Infertility, or the inability to have a child, strikes a significant percentage of the world’s population, cutting across racial, ethnic and socio-economic differences. Thankfully, there are ways to overcome it, finds Behnaz Sanjana.
Human reproduction is such a natural life event that one seldom stops to think how complex and almost miraculous the whole process is. When a woman has attained an age of physical maturity, and is mentally ready to nurture another being, her body will naturally undergo the required changes to do so. But the path can be strewn with several roadblocks on the way. Dr Sudharani Bairraju, obstetrics and gynaecology/IVF consultant at Bahrain Specialist Hospital, is here to help with the basics.
What causes infertility in women?
There are many factors which may contribute to difficulties in becoming pregnant, Dr Sudharani tells us. “Problems in the female genital tract like blocked fallopian tubes due to infection, endometriosis, fibroids in the uterus, adhesions inside the uterine cavity or abnormal development of the uterus can all lead to difficulty in conception,” she says. Hormonal problems are another reason. She goes on to say that a woman’s age and stress also contribute to infertility. “An unhealthy lifestyle has a negative bearing on fertility by causing hormonal imbalances which interfere with the formation of mature eggs, thus leading to difficulties in getting pregnant,” says Dr Sudharani.
Asked if other medical conditions can also account for the problem, she adds: “Radiation and chemotherapy cause acute ovarian failure. There will be loss of ovarian follicles [eggs], leading to infertility and premature menopause.”
In some women infertility is unexplained, known as idiopathic infertility. This is when standard medical tests have not found the underlying reason for the failure to get pregnant.
What’s age got to do with it?
“Age is the single most important factor affecting a woman’s fertility. Women are born with a limited number of eggs in the ovaries and as age advances, this ovarian reserve decreases. Fertility starts declining in the late 20s. A woman’s best reproductive years are in her 20s,” says our expert.
As age advances, the ovaries do not continue to produce healthy, mature eggs and do not respond as favourably to the hormones that trigger ovulation. That is not to say that someone in her 30s or beyond cannot fall pregnant, although it may need medical intervention.
What about men?
When it comes to men, their fertility does not decline at the same rate as their female counterparts with age; although the older a man, the lesser the chances of easily conceiving. A man’s fertility depends on the quantity and quality of his sperm. Usually, fertility problems in males are related to sperm production and motility.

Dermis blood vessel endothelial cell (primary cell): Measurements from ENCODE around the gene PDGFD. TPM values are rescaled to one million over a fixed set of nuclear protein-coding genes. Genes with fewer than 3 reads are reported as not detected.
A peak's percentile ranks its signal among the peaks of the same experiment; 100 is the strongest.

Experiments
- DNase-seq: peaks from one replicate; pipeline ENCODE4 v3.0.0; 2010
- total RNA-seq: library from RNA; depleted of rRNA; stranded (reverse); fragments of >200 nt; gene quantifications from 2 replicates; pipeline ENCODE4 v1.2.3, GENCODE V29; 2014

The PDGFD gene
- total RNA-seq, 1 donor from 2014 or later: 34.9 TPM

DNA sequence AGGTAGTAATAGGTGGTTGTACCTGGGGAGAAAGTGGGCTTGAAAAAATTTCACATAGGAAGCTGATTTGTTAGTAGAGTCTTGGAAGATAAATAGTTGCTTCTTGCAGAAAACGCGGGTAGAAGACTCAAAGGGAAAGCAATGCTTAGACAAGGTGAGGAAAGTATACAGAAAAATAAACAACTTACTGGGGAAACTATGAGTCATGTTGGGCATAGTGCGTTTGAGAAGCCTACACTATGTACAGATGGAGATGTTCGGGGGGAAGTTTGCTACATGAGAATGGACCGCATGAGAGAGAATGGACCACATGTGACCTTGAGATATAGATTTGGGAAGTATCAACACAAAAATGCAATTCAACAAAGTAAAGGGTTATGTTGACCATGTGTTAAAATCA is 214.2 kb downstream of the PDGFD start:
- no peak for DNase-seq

“Male infertility is as common as female infertility. Therefore men should also get tested,” says Dr Sudharani.
So, is there a problem with me?
“Women who fail to become pregnant after one year of unprotected intercourse should see a doctor. If the woman is 35 years old or more, she should seek help after six months of unsuccessfully trying to conceive,” advises Dr Sudharani.
A good start
It is quite common for young girls to suffer from polycystic ovary syndrome (PCOS), which is a common cause of infertility. It is a hormonal imbalance which disrupts the process of ovulation (the growth and release of eggs from the ovaries) without which pregnancy cannot happen. Dr Sudharani says: “Inculcating a healthy lifestyle in young girls will prevent most fertility- related problems later in life. A healthy diet, regular exercise, avoiding exposure to environmental toxins, avoiding smoking, alcohol, avoiding stress and prevention of obesity will arrest hormonal and ovulation related problems.”
The plan of action
In women, blood tests to check the relevant hormones, a test to check the fallopian tubes are clear and an ultrasound to check the uterus and ovaries are carried out. In men, simple semen analysis is the first line of investigation.
Treatment depends on the cause of infertility; whether it’s tubal, ovarian, uterine or something else, says our expert. “Treatments vary from simple ovulation induction with medicines to intra uterine insemination [IUI] and in vitro fertilization [IVF]; depending on the type of infertility. Women with ovulation problems can simply be treated with medicines which help in production of an egg and its release.”
In IUI, treated semen is placed inside the uterus during the time of egg release. It is the treatment of choice in couples who have unexplained infertility and men who have ejaculation problems or low sperm count. “The success rate of each cycle is 10 to 15 per cent, increasing up to 60 to 70 per cent with repeated cycles,” informs the doctor.
“IVF is a procedure where the fusion of sperm and egg is made to happen in an artificial tubal environment of a laboratory. The female partner is given around 10 days of daily injections to stimulate the ovaries to produce the optimal number of follicles. Then all these follicles are aspirated into a tube under ultrasound guidance. These are combined with her partner’s sperm in a dish. The resulting embryos are transferred back to the uterus between two and five days later. Success rates vary according to the patient’s age, type and duration of infertility,” says Dr Sudharani. This treatment sees a 35 to 40 per cent success rate and is the treatment of choice for those with bilateral blocked tubes, severe male factor infertility, unexplained infertility with failed IUIs and in women with a poor ovarian reserve.